The days and weeks before my wife and I got married are something of a blur, but in retrospect, I see myself flailing like a fish on a hook...
The days and weeks before my wife and I got married are something of a blur, but in retrospect, I see myself flailing like a fish on a hook or thrashing like a salmon on its way upstream to spawn.
I was cooking at a café in Friday Harbor in those days and trying to earn as much money as I could to pay for the honeymoon.
I was also trying to take care of maintenance on my future in-laws’ summer home where my fiancé and I had been squatting for some months before the wedding.
The house was on a small island across the harbor from Friday Harbor and I commuted to and fro by means of a small aluminum boat fitted with an outboard motor. Betsy, my wife-to-be, was serenely out of the picture, staying at her parents’ house in Bellevue, putting finishing touches on her self and on the wedding plans. So I was alone in the islands.
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When I wasn’t working at the restaurant or on the house or drinking with friends after work at the local watering hole, I was baking and freezing layers of sponge cake and planning their final assembly into what I imagined would be the best-looking wedding cake of all time.
Keep it simple
Never mind that I had no real professional baking experience, no professional baking equipment and no clear instructions to follow. A passionate amateur baker with a large extended family, I had been called upon in my late teens and early 20s to make a few tiered wedding cakes for family members and hippie friends. So naturally I assumed I could bake my own wedding cake.
Since my in-laws are casual people without control issues, and since my wife is their fifth daughter to get married, the mother-of-bride had no problem allowing me to bake anything I wanted to bake, and my father-in-law was more than happy to forgo the expense of hiring a professional. Betsy’s only advice was to “Keep it simple.”
The reception dinner itself was to be a sort of glorified potluck with family members bringing dishes that were known to be Betsy’s favorites. The band was an assemblage of ersatz jazz musicians one of the sisters-in-law found in a bar.
And the photographer was one of my wife’s high-school friends who was trying to establish herself as a professional; she said our wedding photos would bulk up her portfolio. I was sure that my cake would fit right in to this hodgepodge of homegrown-nuptial paraphernalia.
Building a future
But nagging away at the back of mind was an intense desire to make the thing look good. It seemed symbolic of both my love for my wife and my capability as a future provider. If I could get it together to make our cake, I would get it together to build a future with Betsy where we both might live happily ever after.
Instead of homemade-looking butter cream, I wanted the cake to be finished with smooth drapes of fondant.
Two days before the wedding, just before midnight, I was piloting the little aluminum boat home from town. I used an attachment to the handle of the outboard that allowed me to stand up. This, I thought, allowed me to better see what lay ahead; more importantly, it was fun.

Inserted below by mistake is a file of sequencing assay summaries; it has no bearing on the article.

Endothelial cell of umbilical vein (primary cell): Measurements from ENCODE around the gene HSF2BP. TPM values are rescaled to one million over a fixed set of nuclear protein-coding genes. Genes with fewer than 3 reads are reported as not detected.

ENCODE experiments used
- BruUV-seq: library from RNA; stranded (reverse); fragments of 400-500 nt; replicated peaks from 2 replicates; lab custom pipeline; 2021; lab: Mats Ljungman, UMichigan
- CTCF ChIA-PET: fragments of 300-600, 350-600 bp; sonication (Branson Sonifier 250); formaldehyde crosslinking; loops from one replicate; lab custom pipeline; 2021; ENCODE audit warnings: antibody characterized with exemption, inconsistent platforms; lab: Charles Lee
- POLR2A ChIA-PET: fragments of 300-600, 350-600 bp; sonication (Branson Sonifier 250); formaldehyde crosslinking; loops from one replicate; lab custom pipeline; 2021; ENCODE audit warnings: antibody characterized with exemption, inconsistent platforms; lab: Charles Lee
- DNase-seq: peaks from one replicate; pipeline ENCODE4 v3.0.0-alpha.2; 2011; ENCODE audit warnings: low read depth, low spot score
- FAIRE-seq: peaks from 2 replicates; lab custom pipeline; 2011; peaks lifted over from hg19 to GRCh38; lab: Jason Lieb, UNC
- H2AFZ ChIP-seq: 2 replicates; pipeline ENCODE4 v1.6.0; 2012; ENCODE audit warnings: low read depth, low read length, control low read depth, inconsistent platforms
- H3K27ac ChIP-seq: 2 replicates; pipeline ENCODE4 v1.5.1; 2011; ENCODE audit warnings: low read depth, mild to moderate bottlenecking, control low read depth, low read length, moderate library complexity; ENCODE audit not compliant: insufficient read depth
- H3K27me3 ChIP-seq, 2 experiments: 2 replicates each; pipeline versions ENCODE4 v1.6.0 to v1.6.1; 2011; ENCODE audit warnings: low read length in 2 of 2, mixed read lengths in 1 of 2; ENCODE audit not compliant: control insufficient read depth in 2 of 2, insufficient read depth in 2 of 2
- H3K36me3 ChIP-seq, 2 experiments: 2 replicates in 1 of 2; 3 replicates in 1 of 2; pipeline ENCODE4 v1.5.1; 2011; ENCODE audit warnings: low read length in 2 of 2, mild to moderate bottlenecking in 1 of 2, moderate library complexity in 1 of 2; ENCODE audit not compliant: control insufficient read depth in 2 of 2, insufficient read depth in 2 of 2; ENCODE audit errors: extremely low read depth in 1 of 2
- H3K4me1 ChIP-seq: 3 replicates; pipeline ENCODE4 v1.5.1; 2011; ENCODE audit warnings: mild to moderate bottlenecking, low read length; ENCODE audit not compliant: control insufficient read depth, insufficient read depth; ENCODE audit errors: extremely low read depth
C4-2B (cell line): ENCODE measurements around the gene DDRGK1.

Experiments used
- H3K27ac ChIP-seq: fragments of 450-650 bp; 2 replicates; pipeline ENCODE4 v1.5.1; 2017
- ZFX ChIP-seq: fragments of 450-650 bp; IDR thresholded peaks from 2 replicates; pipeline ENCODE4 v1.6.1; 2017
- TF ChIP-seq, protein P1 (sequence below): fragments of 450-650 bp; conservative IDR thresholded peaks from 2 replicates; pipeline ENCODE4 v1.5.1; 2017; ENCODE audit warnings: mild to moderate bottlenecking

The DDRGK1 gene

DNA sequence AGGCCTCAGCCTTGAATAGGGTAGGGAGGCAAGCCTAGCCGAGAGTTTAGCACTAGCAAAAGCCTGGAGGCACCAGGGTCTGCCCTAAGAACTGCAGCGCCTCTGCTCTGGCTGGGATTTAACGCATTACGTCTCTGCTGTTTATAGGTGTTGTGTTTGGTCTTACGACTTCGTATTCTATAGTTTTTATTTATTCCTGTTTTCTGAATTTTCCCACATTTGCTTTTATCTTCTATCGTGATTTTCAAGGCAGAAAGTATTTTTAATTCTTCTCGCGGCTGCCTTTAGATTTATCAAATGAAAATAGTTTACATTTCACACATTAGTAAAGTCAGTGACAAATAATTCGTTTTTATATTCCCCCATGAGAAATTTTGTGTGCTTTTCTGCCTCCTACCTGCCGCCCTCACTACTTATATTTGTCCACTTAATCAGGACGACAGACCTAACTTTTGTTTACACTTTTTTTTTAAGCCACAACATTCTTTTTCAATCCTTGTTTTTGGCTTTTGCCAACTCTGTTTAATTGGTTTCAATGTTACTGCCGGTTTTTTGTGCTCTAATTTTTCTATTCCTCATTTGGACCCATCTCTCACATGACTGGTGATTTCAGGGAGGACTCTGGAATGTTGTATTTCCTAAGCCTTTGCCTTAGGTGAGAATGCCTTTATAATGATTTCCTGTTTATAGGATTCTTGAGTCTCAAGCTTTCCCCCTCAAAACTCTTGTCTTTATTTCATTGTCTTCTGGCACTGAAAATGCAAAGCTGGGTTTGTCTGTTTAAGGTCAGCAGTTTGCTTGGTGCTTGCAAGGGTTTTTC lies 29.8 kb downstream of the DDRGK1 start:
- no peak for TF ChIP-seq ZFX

The water between the smaller island and Friday Harbor was stormy. As I sped along through the surf, I took a mental inventory of the cake parts. The layers were safely baked, wrapped and frozen and the boxes in which they would travel had been secured.
I had been struggling with the fondant. The first batch was sticky and hard to work. The second batch was easy to work but hardened into a concrete layer that would never allow for slicing the cake. When I got home, I would perfect the formula and make a final test batch.
Then I hit a log. I tumbled “ass over teakettle” as my father-in-law would later describe it, right out of the boat and into the ice-cold drink. When I surfaced, I could hear the motor running and I imagined that the motor with its spinning blades would soon come and slice me up. I dove.
With my heavy boots and winter coat, it was hard to resurface, but somehow I did. Then I swam toward the boat, which seemed to be moving rapidly away faster than I could swim.
When I finally caught up with it and hurled myself in, I was freezing cold, bleeding from my hands and from a gash in my leg. The motor was missing and I had to paddle the boat like a canoe with a single oar. But all I could think about was finishing the wedding cake.
When my parents arrived the next morning from the Gulf Coast, ready to travel with me to Bellevue for the rehearsal dinner and wedding, I met them in Friday Harbor in a tiny rowboat, and they were drafted to hold layers of the frozen wedding cake on their laps.
In the end, my mother, a competent baker herself, whipped up some butter-cream frosting and fashioned some roses to decorate the cake. The fondant vision was abandoned.
In photos, the cake looks very nice, and very homemade. Wedding guests commented that it was the most delicious cake they had ever eaten. “Usually they look great and taste terrible,” remarked one guest.
At that point, I could not have cared less; I only had eyes for Betsy, and she looked fabulous.
Greg Atkinson is author of “West Coast Cooking.” He can be reached at email@example.com. Barry Wong is a Seattle-based freelance photographer. He can be reached at firstname.lastname@example.org